Lalita Prasida Sripada Srisai invented a way to use corn cobs to filter water.

Lalita Prasida Sripada Srisai, 13, invented a way to use corn cobs to clean pollutants from waste water.

Not all Asian-Americans — or those grouped with them in diversity data — excel in school, reports the Campaign for College Opportunity in a new report on the “model minority stereotype.”

Native Hawaiians and Pacific Islanders have much lower success rates than students of Chinese, Indian, Vietnamese, Korean and Japanese ancestry. Southeast Asians from Laotian, Hmong and Cambodian families also tend to struggle in school.

There’s lots of individual variation in any group. Look at Cuban-Americans vs. Puerto Ricans or black immigrants from the West Indies vs. American-born blacks. We could be more precise about divvying people into racial/ethnic/cultural groups. I think it makes more sense to focus on socioeconomic disadvantage.

My niece is an 11th grader starting to look at colleges. Should she declare her 1/4 Mexican heritage on applications? It has no bearing on who she is as a student or as a person. If asked, my advice would be: Don’t.

Princeton’s discrimination against Asian-American applicants is OK with the Education Department’s Office of Civil Rights, writes John Rosenberg on Minding the Campus. He analyzes a 20-page September 9 letter to Princeton president Christopher Eisgruber.

Effort isn’t enough: Kids have to learn

Psychologist Carol Dweck’s “growth mindset” theory — students work harder and learn more if they believe they can “grow their brains” — is red-hot in the education world.

Everyone says they believe in the growth mindset, even when they don’t really, Dweck writes in Education Week. A “growth mindset isn’t just about effort.” It’s about learning and improving.

The student who didn’t learn anything is told, “Great effort! You tried your best!”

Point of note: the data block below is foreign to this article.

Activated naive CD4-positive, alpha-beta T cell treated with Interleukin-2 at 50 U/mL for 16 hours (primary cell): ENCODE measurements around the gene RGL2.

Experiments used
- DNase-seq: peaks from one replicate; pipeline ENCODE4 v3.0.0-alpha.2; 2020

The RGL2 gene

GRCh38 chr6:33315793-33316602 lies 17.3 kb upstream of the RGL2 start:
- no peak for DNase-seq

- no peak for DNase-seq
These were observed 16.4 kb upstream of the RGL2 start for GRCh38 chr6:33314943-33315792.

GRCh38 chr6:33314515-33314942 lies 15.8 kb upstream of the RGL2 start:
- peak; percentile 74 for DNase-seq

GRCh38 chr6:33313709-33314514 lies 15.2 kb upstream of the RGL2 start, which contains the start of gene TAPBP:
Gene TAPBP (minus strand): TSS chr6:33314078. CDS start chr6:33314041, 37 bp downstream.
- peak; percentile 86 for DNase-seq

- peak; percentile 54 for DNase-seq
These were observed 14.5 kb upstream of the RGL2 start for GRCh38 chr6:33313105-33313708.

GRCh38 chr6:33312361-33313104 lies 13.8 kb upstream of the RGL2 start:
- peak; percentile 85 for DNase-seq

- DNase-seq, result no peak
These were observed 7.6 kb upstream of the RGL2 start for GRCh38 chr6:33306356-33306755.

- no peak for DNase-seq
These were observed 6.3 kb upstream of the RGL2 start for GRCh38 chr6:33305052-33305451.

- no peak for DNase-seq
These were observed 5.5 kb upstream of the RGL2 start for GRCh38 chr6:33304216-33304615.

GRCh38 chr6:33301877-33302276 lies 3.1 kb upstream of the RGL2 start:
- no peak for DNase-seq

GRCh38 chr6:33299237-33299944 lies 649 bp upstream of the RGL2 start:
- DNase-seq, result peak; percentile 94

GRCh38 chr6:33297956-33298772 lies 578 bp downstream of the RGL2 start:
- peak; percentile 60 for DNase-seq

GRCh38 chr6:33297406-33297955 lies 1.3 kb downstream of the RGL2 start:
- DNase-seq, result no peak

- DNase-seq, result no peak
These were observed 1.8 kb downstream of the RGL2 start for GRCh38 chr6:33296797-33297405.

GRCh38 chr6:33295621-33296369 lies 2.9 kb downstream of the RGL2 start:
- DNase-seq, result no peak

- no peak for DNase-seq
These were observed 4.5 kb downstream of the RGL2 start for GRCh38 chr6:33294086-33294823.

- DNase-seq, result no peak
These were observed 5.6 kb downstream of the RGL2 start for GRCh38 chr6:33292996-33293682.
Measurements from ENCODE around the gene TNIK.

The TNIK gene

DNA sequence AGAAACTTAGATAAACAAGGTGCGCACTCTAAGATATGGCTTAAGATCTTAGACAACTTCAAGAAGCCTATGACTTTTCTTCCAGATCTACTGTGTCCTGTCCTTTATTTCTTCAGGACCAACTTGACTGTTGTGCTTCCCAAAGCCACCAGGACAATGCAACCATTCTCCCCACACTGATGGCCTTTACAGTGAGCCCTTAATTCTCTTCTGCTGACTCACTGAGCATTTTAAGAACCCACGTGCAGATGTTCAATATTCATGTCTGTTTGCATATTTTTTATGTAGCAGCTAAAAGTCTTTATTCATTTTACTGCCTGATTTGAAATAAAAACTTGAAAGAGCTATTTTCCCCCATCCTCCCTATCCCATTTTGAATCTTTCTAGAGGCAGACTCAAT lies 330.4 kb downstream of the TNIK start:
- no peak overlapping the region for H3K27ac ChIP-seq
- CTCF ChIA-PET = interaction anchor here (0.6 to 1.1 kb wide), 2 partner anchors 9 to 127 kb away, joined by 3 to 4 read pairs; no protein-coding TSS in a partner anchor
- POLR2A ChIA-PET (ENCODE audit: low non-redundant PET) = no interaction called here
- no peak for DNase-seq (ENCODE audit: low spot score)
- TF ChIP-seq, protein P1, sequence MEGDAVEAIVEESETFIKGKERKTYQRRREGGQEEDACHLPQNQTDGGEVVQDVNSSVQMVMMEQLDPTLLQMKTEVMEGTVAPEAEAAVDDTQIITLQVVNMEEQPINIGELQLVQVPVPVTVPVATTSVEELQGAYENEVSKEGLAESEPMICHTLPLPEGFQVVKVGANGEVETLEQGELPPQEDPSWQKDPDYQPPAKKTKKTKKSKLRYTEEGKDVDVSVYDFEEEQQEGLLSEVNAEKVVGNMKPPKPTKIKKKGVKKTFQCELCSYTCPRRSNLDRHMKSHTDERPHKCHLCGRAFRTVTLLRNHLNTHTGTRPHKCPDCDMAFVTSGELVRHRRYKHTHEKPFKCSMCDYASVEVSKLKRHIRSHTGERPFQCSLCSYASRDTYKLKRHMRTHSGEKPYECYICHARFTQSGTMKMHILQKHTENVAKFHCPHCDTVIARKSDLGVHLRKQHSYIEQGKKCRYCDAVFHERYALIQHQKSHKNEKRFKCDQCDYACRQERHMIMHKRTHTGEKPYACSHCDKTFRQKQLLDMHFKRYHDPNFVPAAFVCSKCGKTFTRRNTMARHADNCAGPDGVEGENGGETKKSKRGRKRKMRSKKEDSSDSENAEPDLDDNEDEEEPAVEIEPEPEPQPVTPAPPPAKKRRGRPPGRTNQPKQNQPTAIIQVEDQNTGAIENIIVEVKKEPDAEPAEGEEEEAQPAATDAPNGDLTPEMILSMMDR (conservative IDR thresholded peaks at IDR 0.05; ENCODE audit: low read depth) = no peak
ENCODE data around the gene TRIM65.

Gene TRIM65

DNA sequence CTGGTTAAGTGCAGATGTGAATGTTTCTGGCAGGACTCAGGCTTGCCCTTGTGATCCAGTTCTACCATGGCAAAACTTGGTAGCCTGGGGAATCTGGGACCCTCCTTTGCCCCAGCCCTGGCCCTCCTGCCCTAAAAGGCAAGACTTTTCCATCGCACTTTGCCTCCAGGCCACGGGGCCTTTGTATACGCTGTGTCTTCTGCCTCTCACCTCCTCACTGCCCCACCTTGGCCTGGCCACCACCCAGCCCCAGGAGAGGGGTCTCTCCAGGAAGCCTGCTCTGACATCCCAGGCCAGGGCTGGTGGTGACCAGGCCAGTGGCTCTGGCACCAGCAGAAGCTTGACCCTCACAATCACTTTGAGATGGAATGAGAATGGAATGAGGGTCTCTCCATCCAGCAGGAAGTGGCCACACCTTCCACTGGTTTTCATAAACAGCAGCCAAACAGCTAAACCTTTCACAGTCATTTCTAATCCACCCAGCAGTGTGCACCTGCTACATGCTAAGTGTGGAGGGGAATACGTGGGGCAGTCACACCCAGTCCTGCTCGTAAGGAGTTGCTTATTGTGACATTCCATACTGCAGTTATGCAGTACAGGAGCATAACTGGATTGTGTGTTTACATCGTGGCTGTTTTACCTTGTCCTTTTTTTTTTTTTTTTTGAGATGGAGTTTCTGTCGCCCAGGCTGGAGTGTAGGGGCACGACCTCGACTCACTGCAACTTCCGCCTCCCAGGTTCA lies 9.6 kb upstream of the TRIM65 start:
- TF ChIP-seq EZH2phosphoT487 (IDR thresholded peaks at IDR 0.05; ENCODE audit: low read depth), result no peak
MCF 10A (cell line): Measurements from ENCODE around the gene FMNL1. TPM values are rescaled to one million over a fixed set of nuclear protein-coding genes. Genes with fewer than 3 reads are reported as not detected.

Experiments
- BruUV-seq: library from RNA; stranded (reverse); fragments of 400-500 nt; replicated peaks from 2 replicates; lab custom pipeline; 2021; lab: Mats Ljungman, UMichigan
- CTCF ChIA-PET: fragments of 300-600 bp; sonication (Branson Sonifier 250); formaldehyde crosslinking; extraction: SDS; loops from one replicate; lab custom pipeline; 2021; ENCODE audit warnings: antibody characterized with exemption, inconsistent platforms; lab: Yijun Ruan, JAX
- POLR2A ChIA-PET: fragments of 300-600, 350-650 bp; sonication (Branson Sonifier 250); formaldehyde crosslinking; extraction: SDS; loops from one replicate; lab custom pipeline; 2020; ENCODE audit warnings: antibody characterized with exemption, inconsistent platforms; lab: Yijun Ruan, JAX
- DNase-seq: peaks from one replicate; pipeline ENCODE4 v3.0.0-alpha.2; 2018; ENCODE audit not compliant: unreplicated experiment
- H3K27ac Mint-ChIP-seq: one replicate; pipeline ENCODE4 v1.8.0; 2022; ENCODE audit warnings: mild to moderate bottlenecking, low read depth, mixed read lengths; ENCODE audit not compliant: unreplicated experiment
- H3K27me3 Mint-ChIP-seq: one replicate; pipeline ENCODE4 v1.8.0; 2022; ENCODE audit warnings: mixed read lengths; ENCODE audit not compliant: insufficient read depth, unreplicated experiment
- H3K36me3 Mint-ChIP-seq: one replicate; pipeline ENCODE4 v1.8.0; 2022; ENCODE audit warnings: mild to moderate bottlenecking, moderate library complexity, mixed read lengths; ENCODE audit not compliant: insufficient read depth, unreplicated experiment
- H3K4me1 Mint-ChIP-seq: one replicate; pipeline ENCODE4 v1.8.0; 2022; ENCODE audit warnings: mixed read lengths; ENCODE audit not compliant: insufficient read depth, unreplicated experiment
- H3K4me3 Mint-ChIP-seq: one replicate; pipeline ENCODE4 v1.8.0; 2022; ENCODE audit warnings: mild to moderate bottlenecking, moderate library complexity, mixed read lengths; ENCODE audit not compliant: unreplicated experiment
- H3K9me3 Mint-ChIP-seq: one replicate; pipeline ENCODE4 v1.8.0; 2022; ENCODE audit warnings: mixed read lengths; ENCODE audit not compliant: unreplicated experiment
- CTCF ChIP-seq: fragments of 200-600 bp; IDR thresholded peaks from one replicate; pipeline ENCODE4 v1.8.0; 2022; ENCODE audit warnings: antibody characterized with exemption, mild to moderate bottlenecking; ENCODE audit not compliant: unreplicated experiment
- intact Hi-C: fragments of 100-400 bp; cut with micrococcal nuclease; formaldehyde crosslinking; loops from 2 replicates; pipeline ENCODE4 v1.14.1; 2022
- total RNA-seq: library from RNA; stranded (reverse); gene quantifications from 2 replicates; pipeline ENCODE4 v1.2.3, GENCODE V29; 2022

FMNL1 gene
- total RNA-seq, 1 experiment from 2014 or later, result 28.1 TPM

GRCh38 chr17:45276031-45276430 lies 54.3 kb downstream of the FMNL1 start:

Instead, a teacher might say, “Let’s talk about what you’ve tried, and what you can try next.”

Dweck has a fear that keeps her up at night, she writes.

. . . that the mindset concepts, which grew up to counter the failed self-esteem movement, will be used to perpetuate that movement. In other words, if you want to make students feel good, even if they’re not learning, just praise their effort! Want to hide learning gaps from them? Just tell them, “Everyone is smart!”

She calls for “telling the truth about a student’s current achievement and then, together, doing something about it, helping him or her become smarter.”

Tag is unsafe, school tells kids

Pieter Bruegel the Elder’s Pieter Bruegel painted Children’s Games in 1560

Children have played tag for centuries, writes Lenore Skenazy on Reason‘s Hit & Run. It’s never been considered a dangerous game.

Tag — and other games in which children do not “keep their hands to themselves” —  have been banned by the Mercer Island School District near Seattle. The ban will protect the “physical and emotional safety” of students, wrote Mary Grady, the district’s communications director, in an email note to Q13Fox TV

I guess holding hands for Ring Around the Rosy also is verboten under the touching-is-dangerous rule.

Children have been playing tag since the time of Breugel — and possibly since the dawn of time — Skenazy writes. But today’s kids are too fragile?

Melissa Neher, the mother of two schoolchildren, started a Facebook campaign to alert parents to the ban.

“Kids should be free to have spontaneous play on the playground at recess,” she told Fox TV.  “I played tag” as a child. “I survived.”

Another mother brags she survived Red Rover. That was one of my favorites.